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In defense of fish tourism

Speaking in defense of fishing lodges in B.C. I must say that they are being unfairily targeted as a sector of the fishing industry that is somehow contributing to the the depletion of wild fish such as halibut.

The reason people go to these remote lodges to fish is because the other sectors of the fishing industry have so depleted the stocks in local waters that one’s chance of catching anything is practically zero. I have been to lodges on more than 10 occasions in the past 20 years because I love to catch fish. And I love to eat fish. I would go more often if I could but it is expensive and I am far from rich.

The lodges are all wonderful and they put conservation of wild fish high on their priority list. They report all fish that are landed at their sites and they make sure that all their guests obey the fishing rules as set out by the department of fisheries and oceans.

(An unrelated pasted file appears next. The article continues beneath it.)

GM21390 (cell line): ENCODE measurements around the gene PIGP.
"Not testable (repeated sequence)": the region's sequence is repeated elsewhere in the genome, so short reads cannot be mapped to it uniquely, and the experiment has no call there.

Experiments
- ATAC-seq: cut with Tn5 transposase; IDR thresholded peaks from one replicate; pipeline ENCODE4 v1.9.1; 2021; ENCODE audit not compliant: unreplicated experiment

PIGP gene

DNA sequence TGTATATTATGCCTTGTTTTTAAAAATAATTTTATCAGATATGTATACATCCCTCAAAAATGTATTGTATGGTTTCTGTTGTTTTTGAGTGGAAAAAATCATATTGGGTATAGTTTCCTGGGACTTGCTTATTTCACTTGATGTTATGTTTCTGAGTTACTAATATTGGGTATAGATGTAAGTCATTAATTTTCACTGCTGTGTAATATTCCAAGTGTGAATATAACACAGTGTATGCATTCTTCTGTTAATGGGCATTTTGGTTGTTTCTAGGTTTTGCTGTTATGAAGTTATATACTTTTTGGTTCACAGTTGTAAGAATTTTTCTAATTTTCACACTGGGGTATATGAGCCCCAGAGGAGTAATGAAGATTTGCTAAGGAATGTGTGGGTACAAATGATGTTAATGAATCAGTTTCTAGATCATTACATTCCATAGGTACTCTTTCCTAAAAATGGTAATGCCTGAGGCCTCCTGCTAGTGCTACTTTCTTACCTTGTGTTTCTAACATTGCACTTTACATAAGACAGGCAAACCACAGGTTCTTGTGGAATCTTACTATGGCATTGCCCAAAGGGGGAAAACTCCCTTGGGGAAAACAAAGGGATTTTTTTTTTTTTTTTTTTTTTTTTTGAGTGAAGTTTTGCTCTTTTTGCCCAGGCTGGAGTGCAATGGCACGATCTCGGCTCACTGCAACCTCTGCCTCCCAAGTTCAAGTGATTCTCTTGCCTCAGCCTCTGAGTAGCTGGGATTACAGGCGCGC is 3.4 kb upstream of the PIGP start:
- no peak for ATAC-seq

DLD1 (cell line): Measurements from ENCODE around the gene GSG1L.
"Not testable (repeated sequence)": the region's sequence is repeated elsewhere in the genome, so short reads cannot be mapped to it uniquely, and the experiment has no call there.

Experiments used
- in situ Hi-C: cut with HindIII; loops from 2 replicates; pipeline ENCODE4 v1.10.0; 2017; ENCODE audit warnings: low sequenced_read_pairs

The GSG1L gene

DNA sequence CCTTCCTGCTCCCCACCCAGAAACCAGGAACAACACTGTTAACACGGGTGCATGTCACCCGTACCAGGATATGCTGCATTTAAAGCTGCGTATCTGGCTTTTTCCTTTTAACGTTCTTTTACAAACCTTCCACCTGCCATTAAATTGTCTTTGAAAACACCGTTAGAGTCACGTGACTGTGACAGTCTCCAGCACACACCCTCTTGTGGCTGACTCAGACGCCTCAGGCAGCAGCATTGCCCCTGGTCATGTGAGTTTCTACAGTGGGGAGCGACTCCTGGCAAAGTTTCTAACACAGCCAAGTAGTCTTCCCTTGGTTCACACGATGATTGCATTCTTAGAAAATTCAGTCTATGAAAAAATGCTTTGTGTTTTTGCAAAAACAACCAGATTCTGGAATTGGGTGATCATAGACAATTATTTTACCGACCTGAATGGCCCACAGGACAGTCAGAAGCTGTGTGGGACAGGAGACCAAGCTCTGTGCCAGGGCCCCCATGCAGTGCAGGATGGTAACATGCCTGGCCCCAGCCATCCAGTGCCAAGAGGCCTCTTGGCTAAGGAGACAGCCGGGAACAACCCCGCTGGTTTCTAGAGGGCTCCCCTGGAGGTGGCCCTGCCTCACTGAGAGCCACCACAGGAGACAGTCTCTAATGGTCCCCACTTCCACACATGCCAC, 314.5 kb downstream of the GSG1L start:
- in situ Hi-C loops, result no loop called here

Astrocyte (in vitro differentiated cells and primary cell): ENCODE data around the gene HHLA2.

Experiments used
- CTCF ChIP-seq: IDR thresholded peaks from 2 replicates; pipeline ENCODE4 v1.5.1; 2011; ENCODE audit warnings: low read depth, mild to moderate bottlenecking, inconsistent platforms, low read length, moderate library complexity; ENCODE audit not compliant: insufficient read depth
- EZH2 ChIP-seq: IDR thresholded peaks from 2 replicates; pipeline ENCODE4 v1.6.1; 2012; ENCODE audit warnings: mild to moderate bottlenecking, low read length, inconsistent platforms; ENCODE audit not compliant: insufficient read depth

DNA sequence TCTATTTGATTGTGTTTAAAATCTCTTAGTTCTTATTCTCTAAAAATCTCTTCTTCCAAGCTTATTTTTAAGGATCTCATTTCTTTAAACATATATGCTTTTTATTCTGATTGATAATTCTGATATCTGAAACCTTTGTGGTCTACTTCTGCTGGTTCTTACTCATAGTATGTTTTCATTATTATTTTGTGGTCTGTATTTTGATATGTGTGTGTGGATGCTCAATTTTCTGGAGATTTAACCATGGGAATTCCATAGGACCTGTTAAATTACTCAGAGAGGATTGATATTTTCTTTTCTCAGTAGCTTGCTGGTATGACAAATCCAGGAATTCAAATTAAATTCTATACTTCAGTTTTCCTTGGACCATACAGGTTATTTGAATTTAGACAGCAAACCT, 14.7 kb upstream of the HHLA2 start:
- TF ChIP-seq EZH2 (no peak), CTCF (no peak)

From my observations, far less than half of the sport fishermen at the lodges get anywhere near their limit of fish. Some guests do not take fish at all but practise only catch and release. I would say that one roe herring seiner does more damage to wild fish in one hour than all the fishing lodges put together do in a season.

No, don’t blame the lodges they are doing a good job in a tough environment. We should at least allow a quota that will let them continue to operate.

Mike Morry,

Central Saanich


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